Business Sector Optimistic But Wants Clarity

​​

The absence of a clear economic policy and an unpredictable legislative environment are among the key issues for local and international firms in Myanmar, according to the results of Roland Berger’s first business confidence survey. But most companies polled are still optimistic on the outlook.

The consultancy firm surveyed almost 200 senior executives from local and international firms on a range of business issues during August and September. When it came to barriers to business, the lack of qualified staff was rated the most serious issue, with 85 percent of respondents rating it “significant” or “very significant”.

From food and beverage to information technology, firms say they face a talent war for a limited pool of qualified employees.

The second and third most significant issues were the lack of a “clear government economic policy” and the unpredictable legislative environment. The “selective, unpredictable enforcement of regulations” came fourth.

“It’s confirmation of the point that quite a few things have been done – like the investment law,” said Thomas Klotz, a managing partner for Roland Berger in Southeast Asia. “But more is needed given where the country is coming from and what [the] market expects.”

Some 62pc of respondents were from international firms, and the other 38pc from local companies. But there had been no “significant differences” in responses between the two groups, said Dieter Billen, a principal at the firm’s Malaysia office.

Myanmar passed its long-awaited new investment law in August, and the authorities are in the process of drawing up the rules and regulations. But there remains uncertainty over how much foreign investment the authorities will allow in specific sectors and under what conditions. The retail sector, for example, holds huge potential for foreign firms. But the existing rules governing trading activities are unclear.

The business community is asking “questions about what the rules of the game are”, said Mr Klotz. “Clarifying these rules, policies and conditions – that’s what the business community, local and international, is looking for.”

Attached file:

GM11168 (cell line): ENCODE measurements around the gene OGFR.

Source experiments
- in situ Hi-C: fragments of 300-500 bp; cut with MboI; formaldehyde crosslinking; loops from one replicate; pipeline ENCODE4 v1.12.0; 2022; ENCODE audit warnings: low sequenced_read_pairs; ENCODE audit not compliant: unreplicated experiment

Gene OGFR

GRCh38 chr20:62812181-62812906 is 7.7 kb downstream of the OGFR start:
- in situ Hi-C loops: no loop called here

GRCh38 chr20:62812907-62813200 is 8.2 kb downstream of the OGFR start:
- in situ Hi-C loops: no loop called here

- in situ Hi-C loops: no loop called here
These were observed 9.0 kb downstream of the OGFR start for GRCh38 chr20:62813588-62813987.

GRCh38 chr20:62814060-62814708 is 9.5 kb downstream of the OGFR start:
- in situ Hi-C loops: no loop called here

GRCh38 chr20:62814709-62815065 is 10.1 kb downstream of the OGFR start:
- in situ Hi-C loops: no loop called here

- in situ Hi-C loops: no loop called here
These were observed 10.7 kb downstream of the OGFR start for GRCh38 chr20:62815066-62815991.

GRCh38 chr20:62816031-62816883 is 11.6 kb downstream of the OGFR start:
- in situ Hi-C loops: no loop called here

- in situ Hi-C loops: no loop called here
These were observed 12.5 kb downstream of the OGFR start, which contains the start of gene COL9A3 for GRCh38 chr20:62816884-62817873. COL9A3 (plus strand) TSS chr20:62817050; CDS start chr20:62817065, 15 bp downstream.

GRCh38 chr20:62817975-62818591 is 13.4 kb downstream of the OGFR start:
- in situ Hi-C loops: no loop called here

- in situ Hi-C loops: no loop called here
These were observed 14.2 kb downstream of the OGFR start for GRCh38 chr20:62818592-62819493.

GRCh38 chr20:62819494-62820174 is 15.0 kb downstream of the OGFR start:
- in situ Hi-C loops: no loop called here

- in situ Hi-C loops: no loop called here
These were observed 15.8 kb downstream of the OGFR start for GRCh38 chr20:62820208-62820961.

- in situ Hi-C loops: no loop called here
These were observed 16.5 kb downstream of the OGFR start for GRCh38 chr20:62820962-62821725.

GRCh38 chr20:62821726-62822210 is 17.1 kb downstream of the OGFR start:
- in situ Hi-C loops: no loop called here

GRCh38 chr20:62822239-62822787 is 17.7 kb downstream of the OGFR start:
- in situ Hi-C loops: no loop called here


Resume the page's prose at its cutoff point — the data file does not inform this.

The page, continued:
Respondents pointed to transparent government policy as the most important way for the government to improve the economy. A stable electricity supply, better broadband internet and better transport infrastructure were second, third and fourth respectively.

Despite these uncertainties, Roland Berger found local and international firms optimistic. Some 73pc of respondents expect the business environment to improve, although Mr Klotz believes that had the firm made its survey earlier in the year this figure could have been higher.

“[Our] guess would be that in June or July [optimism] could have been ever higher,” he said. “We’re sensing from our conversations in the market that there’s a bit of nervousness.”

Mr Klotz is confident that the optimism will last, but said that the business sector needs regulators to provide “the right environment”.

“It’s time to make a decision on what the policies should be,” he said.

But while firms wait for clarity over government policy the great majority are still planning to expand. Of the local firms surveyed, 70pc said they were planning to expand operations in the next 12 months. The percentage was even higher for international firms, with 80pc planning to ramp up Myanmar operations in the next year.

“I don’t know any other country in the world right now where you’d get that statistic,” said. Mr Klotz “No-one is really scaling back, [although] some are in the waiting [period].”

The two groups did differ on how they are planning to expand, however.

“Organic growth [is] the number one way of [expanding], but 55pc of local firms are looking for partnerships [with multi-national firms] and only 16pc of international firms are,” said Mr Klotz.

Among international firms 67pc said they would expand using organic growth , while for local firms the figure was 57pc.

International companies surveyed are more open to partnerships with local firms, with 34pc saying they planned to partner with a Myanmar company in order to expand.

Roland Berger did not ask local firms if they were worried about foreign competition for the survey, but Mr Klotz said that from conversations in the market it was clearly an issue.

“If you talk to [local] business people of course it is [a concern],” he said. “Many local firms have to transform themselves from an economy that may not have been as open or competitive to facing competition.”

 

Source: Myanmar Times

 

NB: The best way to find information on this website is to key in your search terms into the Search Box in the top right corner of this web page. E.g. of search terms would be “property research report”, ”condominium law”, “Puma Energy”, “MOGE”, “yangon new town”,”MECTEL”, “hydropower”, etc.

.

Looking for foreign investors to invest in your business in Myanmar